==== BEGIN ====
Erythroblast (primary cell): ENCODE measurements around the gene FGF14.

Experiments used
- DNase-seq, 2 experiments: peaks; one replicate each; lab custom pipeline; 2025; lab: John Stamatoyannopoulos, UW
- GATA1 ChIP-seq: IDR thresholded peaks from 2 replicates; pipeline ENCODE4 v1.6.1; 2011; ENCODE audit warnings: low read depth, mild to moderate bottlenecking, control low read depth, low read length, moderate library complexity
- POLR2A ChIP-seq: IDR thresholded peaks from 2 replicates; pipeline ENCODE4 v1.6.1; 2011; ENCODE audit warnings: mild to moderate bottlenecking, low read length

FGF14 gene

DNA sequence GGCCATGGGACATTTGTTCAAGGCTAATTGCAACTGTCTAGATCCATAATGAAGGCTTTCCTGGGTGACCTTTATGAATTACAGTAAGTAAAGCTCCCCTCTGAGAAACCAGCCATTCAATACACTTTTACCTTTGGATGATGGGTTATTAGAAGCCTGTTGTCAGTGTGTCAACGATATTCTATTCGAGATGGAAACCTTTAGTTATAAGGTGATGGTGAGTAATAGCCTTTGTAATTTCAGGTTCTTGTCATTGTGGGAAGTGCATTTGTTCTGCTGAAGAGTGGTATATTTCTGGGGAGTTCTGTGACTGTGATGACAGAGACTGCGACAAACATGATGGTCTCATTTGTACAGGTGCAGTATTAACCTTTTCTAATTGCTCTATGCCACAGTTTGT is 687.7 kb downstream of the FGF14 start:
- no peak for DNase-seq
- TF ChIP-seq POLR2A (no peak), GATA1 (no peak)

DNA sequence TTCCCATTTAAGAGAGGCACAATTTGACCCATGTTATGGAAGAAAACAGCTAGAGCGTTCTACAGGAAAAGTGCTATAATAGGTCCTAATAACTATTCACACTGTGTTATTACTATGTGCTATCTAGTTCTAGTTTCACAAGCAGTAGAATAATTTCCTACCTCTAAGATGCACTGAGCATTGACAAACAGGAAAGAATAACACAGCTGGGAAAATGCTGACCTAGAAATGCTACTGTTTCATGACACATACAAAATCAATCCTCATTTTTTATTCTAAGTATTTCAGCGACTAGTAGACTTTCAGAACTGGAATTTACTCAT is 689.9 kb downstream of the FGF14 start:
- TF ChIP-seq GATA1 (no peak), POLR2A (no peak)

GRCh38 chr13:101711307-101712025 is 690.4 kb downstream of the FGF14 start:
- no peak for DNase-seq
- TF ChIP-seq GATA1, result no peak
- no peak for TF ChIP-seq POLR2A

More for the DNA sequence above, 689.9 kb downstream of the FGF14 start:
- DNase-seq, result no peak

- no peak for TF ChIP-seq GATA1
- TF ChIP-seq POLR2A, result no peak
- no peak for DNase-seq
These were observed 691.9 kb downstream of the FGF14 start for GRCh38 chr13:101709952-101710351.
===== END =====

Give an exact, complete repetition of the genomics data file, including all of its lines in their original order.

Erythroblast (primary cell): ENCODE measurements around the gene FGF14.

Experiments used
- DNase-seq, 2 experiments: peaks; one replicate each; lab custom pipeline; 2025; lab: John Stamatoyannopoulos, UW
- GATA1 ChIP-seq: IDR thresholded peaks from 2 replicates; pipeline ENCODE4 v1.6.1; 2011; ENCODE audit warnings: low read depth, mild to moderate bottlenecking, control low read depth, low read length, moderate library complexity
- POLR2A ChIP-seq: IDR thresholded peaks from 2 replicates; pipeline ENCODE4 v1.6.1; 2011; ENCODE audit warnings: mild to moderate bottlenecking, low read length

FGF14 gene

DNA sequence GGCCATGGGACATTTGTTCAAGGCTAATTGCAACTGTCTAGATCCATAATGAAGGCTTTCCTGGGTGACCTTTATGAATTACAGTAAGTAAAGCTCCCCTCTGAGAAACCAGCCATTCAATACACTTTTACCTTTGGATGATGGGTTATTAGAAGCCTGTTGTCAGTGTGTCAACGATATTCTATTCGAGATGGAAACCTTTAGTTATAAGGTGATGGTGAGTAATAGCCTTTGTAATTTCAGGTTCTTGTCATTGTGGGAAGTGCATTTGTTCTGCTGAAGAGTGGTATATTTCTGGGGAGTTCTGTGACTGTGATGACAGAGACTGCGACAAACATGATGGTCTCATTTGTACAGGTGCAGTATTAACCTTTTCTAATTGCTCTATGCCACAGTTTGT is 687.7 kb downstream of the FGF14 start:
- no peak for DNase-seq
- TF ChIP-seq POLR2A (no peak), GATA1 (no peak)

DNA sequence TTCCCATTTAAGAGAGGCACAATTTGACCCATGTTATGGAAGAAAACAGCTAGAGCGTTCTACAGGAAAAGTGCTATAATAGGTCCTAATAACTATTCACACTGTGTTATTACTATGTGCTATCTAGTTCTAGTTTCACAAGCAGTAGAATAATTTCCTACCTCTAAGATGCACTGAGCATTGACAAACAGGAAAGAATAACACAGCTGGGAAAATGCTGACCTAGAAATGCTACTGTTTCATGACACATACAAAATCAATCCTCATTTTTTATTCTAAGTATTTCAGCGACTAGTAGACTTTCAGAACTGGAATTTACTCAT is 689.9 kb downstream of the FGF14 start:
- TF ChIP-seq GATA1 (no peak), POLR2A (no peak)

GRCh38 chr13:101711307-101712025 is 690.4 kb downstream of the FGF14 start:
- no peak for DNase-seq
- TF ChIP-seq GATA1, result no peak
- no peak for TF ChIP-seq POLR2A

More for the DNA sequence above, 689.9 kb downstream of the FGF14 start:
- DNase-seq, result no peak

- no peak for TF ChIP-seq GATA1
- TF ChIP-seq POLR2A, result no peak
- no peak for DNase-seq
These were observed 691.9 kb downstream of the FGF14 start for GRCh38 chr13:101709952-101710351.